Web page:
Winter 2005-6

REVIEW - By Laurel Blossom

RENDERED POETRY: On Taxidancing: Poems, by Paul Pines

The question is: how to pull together a unified point of view concerning the latest book of poetry by Paul Pines - a volume that consists of two sections of distinctly different tone and focus- and, at the same time, to pay due attention to the relationship between individual fragments and the whole?

Perhaps the answer is in a short passage by the author in his poem "The Whirlwind: After Sonny Rollins." In the poem, Pines defines the verb “to render,//that is, to interpret/and tear apart//simultaneously.”

It is this oppositional strategy, as applied by the author, that binds two disparate sections of Taxidancing: Poems - Paul Pines’s sixth book of poetry.

In “After Hours,” the first section of "Taxidancing: Poems the author reflects on the “taxidancing” period of his life when he lived on the Lower East Side of New York City, supporting himself as a taxi driver, bar keeper, and jazz club owner (and about which he has written a well-received novel, The Tin Angel).

The poems in this section have a visually jumpy appearance on the page, their rhythms are hopped up, and the vignettes they describe are full of the names of poets, jazzmen, acquaintances, neighborhood joints and local color. They succeed in evoking the New York scene of the 1970s without sentimentality, but with a familiarity that embraces the reader.

“Adios Pablo,” for instance, begins: “Once he told me//I’m trying to enter/my 44th year/with a little dignity//tipping his Stetson/with his thumb/and sat//(you know/the way he used/to…)” Pines tells his stories a la Frank O’Hara, straight and spare. His attitude is amused and amusing, detached and, at the same time, tender with human compassion.

By contrast, the second section of Taxidancing, called "Bits And Pieces," seems at first discontinuous with the first. “Bits and Pieces” delves into fragments of religious, artistic, and political philosophy, Christian, Jewish, Muslim, Native American, animistic, and particularly Buddhist, where Pines seems most comfortably to find a home.

His spiritual exploration leads him to the eventual conclusion that everything includes everything else, any one passion or desire opens into all aliveness (“every passion/leads us/from a known thing/back/into a deep/unknown”), and all fragments imply a whole, “(even in the uncertainty/that moves us forward/into uncertainty).”

The collage artwork of his second-time collaborator Wayne Atherton (a visual artist and senior editor of The Café Review) reflect the complex unity of the book. Wayne Atherton’s collages for Taxidancing complement the poems in a contrapuntal rhythm; one of them is even called “Juxtaposition.”

The charming cover collage of yellow cabs, Pines’s expired taxi driver’s license (stepped on by a man’s foot), black and white background photos of a period car and what looks like a New York streetscape is the only one that directly refers to the poet or the overt subjects of the poems.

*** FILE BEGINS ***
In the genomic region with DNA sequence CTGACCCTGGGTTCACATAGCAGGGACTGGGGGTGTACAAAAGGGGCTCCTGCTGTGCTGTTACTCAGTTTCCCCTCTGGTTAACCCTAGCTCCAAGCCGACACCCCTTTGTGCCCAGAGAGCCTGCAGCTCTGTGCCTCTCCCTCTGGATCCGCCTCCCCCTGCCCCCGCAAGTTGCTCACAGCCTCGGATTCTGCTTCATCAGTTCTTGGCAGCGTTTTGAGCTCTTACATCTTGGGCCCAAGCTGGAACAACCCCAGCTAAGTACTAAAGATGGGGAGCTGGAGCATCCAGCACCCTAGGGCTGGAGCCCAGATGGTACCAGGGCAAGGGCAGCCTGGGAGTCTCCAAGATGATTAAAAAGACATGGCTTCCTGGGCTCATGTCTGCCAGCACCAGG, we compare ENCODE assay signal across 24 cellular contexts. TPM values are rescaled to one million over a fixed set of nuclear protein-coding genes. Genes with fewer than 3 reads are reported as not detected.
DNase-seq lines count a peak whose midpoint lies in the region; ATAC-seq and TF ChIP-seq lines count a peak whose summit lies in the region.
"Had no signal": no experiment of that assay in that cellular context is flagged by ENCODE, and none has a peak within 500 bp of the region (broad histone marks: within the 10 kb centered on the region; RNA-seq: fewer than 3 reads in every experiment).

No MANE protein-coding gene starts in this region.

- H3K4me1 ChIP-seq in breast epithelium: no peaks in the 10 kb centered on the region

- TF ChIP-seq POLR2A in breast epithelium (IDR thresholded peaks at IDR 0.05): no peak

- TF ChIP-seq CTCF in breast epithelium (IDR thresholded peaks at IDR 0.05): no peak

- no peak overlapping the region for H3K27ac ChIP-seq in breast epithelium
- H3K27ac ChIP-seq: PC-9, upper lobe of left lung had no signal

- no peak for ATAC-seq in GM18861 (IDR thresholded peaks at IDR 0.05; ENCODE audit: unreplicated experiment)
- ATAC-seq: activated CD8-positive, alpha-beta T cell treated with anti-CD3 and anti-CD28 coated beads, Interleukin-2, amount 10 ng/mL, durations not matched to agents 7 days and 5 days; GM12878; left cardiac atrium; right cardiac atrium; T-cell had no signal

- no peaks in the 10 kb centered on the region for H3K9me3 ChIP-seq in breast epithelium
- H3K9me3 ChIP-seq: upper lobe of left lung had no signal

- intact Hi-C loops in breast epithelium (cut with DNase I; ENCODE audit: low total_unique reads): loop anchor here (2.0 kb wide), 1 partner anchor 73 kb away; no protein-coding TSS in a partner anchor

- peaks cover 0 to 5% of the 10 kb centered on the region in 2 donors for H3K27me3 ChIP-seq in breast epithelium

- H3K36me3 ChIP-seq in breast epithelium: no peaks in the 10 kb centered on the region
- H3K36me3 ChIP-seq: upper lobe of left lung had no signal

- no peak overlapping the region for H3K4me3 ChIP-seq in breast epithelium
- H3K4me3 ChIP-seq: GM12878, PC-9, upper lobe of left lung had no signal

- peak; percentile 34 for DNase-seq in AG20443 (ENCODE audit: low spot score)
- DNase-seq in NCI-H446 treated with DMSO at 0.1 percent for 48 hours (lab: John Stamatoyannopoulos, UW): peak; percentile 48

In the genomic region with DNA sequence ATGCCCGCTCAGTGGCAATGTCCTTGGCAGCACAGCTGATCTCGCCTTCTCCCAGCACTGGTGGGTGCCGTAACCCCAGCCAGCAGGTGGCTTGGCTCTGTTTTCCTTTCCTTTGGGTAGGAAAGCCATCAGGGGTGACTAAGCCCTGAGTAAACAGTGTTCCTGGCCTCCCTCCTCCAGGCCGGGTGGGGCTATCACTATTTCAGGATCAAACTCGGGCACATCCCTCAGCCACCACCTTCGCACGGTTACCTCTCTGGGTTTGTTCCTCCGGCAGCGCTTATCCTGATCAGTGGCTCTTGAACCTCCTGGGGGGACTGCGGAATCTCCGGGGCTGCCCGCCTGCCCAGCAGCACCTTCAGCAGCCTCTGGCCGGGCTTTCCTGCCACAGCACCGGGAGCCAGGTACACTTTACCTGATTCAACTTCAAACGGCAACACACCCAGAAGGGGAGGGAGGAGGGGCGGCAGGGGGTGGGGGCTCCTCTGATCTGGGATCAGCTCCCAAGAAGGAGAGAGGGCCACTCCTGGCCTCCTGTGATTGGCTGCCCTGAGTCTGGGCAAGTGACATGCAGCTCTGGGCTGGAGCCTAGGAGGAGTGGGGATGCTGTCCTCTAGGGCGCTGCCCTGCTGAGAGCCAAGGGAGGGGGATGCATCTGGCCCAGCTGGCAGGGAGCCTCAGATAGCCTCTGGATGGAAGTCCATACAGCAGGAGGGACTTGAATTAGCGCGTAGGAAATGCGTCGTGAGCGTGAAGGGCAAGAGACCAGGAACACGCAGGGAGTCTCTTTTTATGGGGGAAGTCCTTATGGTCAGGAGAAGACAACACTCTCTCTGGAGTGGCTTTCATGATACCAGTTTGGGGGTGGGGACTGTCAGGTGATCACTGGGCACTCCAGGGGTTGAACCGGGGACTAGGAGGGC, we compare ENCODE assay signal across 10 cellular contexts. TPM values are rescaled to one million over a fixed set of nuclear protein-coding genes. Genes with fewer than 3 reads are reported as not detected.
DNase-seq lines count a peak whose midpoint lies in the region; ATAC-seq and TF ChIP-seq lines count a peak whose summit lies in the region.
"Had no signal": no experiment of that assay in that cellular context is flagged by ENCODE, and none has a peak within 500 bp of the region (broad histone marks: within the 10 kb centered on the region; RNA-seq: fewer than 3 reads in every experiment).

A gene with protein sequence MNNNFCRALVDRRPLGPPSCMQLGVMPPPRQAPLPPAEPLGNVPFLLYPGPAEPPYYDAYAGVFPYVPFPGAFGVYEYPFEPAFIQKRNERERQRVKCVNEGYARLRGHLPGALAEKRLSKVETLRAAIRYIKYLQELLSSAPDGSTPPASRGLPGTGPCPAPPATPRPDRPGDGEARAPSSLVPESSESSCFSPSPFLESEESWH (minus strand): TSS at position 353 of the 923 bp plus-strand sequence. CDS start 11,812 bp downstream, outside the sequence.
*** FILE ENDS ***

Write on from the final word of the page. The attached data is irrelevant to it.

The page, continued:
Otherwise the collages are more or less wry psychological commentaries, enjoying common elements like black and white images, film strips, bands of plastic mesh, hands, figures, masks, bits of fabric and shards of landscape that seem to become increasingly disturbing as the book progresses.

The first collage, an amusing image of the Mona Lisa, follows the poem “After Hours,” which begins “I love/to be dissolute with you”. The final image, called “Baggage,” includes a packaged condom being sealed by a hand, a drug foil, a child with a fractured mask sitting on the lap of a grieving mother, and another woman’s face obscured by a cutout of male arms holding up a piece of satin in front of her face. It follows a poem called “Anima,” in which “no boundary exists/between mind and space,” and is followed in turn by “Hoops,” a poem about Black Elk’s vision of a “center/where time and eternity/meet/and overflow”.

So it seems that while Atherton’s collages grow more disruptive, Pines’s poems seem to move in the opposite direction, towards resolution and serenity. Pines writes, “[I] thought it was the details/I wanted to preserve/mistook events/in themselves/as precious//when it was really/what escaped/me/as I went.” (“Kicking Up Dust”).

Recapturing the lost may once have seemed his primary artistic mission -- perhaps still the mission of the first half of Taxidancing -- but Pines’s ideas seem to change as the book proceeds. Sorrow “is also/the source of desire,” he says in the poem “Homenaje al Neruda”. In accepting this reality, Pines absorbs his, and humanity’s, unspecified losses and grows into something greater. He grows “tired of myself in time” (“Pin-headed Angel Dance”) and moves towards eternity, from the madness of existential struggle to the “darkness of a dream” in which “each of us [is] a center.”

The last poem, “Way of the Warrior,” sums up nicely the arc of Pines’s spiritual taxi ride. It reads in its entirety:

I planted my madness
in the world

watched it grow
and fade

like a wildflower
on a hillside

Taxidancing: Poems was produced in cooperation with Tamafyhr Mountain Poetry,, 2005.

Laurel Blossom has published four books of poetry, the most recent of which is Wednesday: New and Selected Poems. She is co-editor of Heliotrope: a journal of poetry.



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